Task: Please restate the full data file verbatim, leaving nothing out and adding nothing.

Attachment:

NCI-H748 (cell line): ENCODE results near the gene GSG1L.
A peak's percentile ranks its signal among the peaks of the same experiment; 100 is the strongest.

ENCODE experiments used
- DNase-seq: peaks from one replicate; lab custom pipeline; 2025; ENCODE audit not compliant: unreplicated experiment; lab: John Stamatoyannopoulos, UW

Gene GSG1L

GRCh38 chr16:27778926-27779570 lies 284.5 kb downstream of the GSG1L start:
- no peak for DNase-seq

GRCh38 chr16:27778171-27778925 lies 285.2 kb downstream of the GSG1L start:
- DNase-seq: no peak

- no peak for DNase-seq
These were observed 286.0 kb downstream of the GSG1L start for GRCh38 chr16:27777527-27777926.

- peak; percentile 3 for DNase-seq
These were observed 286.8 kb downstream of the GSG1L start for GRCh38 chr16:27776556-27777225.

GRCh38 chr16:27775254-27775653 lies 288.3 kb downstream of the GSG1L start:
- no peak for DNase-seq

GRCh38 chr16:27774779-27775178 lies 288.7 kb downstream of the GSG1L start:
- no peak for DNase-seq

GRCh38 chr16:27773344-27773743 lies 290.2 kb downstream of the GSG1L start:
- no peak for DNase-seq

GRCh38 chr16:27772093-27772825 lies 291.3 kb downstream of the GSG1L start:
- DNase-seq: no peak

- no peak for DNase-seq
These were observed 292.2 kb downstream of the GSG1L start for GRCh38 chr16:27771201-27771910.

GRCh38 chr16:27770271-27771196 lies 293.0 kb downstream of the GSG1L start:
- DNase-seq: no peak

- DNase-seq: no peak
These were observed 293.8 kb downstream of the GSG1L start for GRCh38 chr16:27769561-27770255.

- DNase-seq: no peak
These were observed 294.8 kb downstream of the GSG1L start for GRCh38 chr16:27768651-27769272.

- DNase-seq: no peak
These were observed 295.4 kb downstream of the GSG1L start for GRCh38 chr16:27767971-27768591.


NCI-H748 (cell line): ENCODE results near the gene GSG1L.
A peak's percentile ranks its signal among the peaks of the same experiment; 100 is the strongest.

ENCODE experiments used
- DNase-seq: peaks from one replicate; lab custom pipeline; 2025; ENCODE audit not compliant: unreplicated experiment; lab: John Stamatoyannopoulos, UW

Gene GSG1L

GRCh38 chr16:27778926-27779570 lies 284.5 kb downstream of the GSG1L start:
- no peak for DNase-seq

GRCh38 chr16:27778171-27778925 lies 285.2 kb downstream of the GSG1L start:
- DNase-seq: no peak

- no peak for DNase-seq
These were observed 286.0 kb downstream of the GSG1L start for GRCh38 chr16:27777527-27777926.

- peak; percentile 3 for DNase-seq
These were observed 286.8 kb downstream of the GSG1L start for GRCh38 chr16:27776556-27777225.

GRCh38 chr16:27775254-27775653 lies 288.3 kb downstream of the GSG1L start:
- no peak for DNase-seq

GRCh38 chr16:27774779-27775178 lies 288.7 kb downstream of the GSG1L start:
- no peak for DNase-seq

GRCh38 chr16:27773344-27773743 lies 290.2 kb downstream of the GSG1L start:
- no peak for DNase-seq

GRCh38 chr16:27772093-27772825 lies 291.3 kb downstream of the GSG1L start:
- DNase-seq: no peak

- no peak for DNase-seq
These were observed 292.2 kb downstream of the GSG1L start for GRCh38 chr16:27771201-27771910.

GRCh38 chr16:27770271-27771196 lies 293.0 kb downstream of the GSG1L start:
- DNase-seq: no peak

- DNase-seq: no peak
These were observed 293.8 kb downstream of the GSG1L start for GRCh38 chr16:27769561-27770255.

- DNase-seq: no peak
These were observed 294.8 kb downstream of the GSG1L start for GRCh38 chr16:27768651-27769272.

- DNase-seq: no peak
These were observed 295.4 kb downstream of the GSG1L start for GRCh38 chr16:27767971-27768591.